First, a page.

You might know chef Ripert from his acclaimed and record holding, New York City restaurant Le Bernardin. You might know him from cameos on No Reservations with his pal Tony Bourdain. You might know his as the charming french guy with the piercing blue eyes who picked up your wind blown umbrella while struggling down 51st Street. I know him as the guy who loved my mom’s chicken cacciatore recipe after I told him the contents of the mini sandwich I served him during a Michelin awards ceremony. And, you may not know him at all. In either case, his memoir, 32 Yolks, will fix that. Starting at the beginning and ending sometime around now, follow Chef Ripert’s ups and downs in and out of the kitchen. Truly avec Eric.
More Culture Stuff
I’ve know a few starving artists in my day. In fact there was a time in the 90’s where I actually was one. Although todays newly minted “starving artists” don’t really seem starving and, not to be too judgy here but, no so much artists. More like graphic design graduates that took their senior project to ETSY, Bushwick or Instagram. It’s why Sara Zin and her The Starving Artist Cookbook gets props from the whole FT crew. Sometimes just making sh*t for YOU is the best foot forward. Way to keep it real and delicious Sara.
From destruction comes the new. There’s lots of ways to say that, some more poetic than others. There’s even more ways to see that. Hurricane Katrina was heavy on the former before even a trace of the later was anywhere in sight. During the aftermath, rebuilding and rebirthing, The Times-Picayune became a post-hurricane swapping spot for recipes that were washed away. Marcelle Bienvenu decided to take 250 of these salvaged gems and create Cooking Up a Storm: Recipes Lost and Found. Not only does this book champion one of the greatest cuisines on the planet but it chronicles one of the most devastating events to hit the United States through the stories of the recipes creators.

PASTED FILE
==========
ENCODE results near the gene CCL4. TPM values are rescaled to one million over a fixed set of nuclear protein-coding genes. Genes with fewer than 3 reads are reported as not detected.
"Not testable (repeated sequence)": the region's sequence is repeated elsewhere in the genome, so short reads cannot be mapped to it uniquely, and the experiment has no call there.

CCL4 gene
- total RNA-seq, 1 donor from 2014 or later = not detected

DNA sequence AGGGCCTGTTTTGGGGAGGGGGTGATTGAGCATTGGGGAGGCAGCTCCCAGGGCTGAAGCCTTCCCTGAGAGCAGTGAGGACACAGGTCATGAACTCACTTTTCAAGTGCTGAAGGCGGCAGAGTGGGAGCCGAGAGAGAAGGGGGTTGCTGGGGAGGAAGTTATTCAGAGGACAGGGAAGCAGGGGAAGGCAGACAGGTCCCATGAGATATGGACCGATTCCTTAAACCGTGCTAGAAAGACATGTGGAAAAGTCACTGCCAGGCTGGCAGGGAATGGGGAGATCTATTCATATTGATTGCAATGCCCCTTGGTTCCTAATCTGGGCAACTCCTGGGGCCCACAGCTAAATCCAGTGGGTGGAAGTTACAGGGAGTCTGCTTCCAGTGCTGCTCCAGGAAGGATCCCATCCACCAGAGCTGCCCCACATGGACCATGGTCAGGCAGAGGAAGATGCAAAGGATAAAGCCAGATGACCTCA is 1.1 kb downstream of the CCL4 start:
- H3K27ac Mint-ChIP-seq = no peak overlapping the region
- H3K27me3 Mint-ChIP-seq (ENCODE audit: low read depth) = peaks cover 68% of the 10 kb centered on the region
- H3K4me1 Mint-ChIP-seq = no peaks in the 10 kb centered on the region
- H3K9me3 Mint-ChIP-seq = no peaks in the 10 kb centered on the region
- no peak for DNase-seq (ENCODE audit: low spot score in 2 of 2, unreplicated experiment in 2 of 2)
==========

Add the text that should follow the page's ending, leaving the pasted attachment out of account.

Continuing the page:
Today’s post comes on the heels of two commingled happenings. First, My Head of Culinary is trouncing about in Parma checking out brown cows and pig legs. Second, The Food Book Fair kicks off it’s 2017 edition. So, a book on Italian Street Food is more than appropriate. If any of you have spent any time in Italy, as Paola, the author of this guide to goodness, has, you know getting a bad meal is tough anywhere on the boot. But, the culinary road less traveled lies in the nooks and crannies that are street food. A rice ball, a porchetta sandwich or a panini from a stand or off the beaten path vendor with a tiny hole in the wall (literally sometimes) shop are the true diamonds in the rough of this food gem country. Paola Bacchia was born Australian but has always looked to Italy as her Italian migrant parents made it impossible not to. Her book chronicles the recipes of these undiscovered street classics in a way that only an enamored 1st generation non-Italain can. If this book redlines your drool factor, Paola hosts a cooking school in Melbourne, Australia and annual workshops at the Anna Tasca Lanza Cooking School in Sicily where you can taste some of the beauty this book reveals.
10 years ago I read a book called “The History of Food” which chronicles human eating habits from the hunters and gatherers we started as through the birth of restaurants and into today’s modern industrial food complex (disaster). A History of Food in 100 Recipes sets out to drop the same knowledge but in a more approachable less academic prose. There’s pretty pictures too which softens some of the more aggressive and outright despicable turns in our food history. For anyone who wants to not only what we eat but why we do, this is a great read.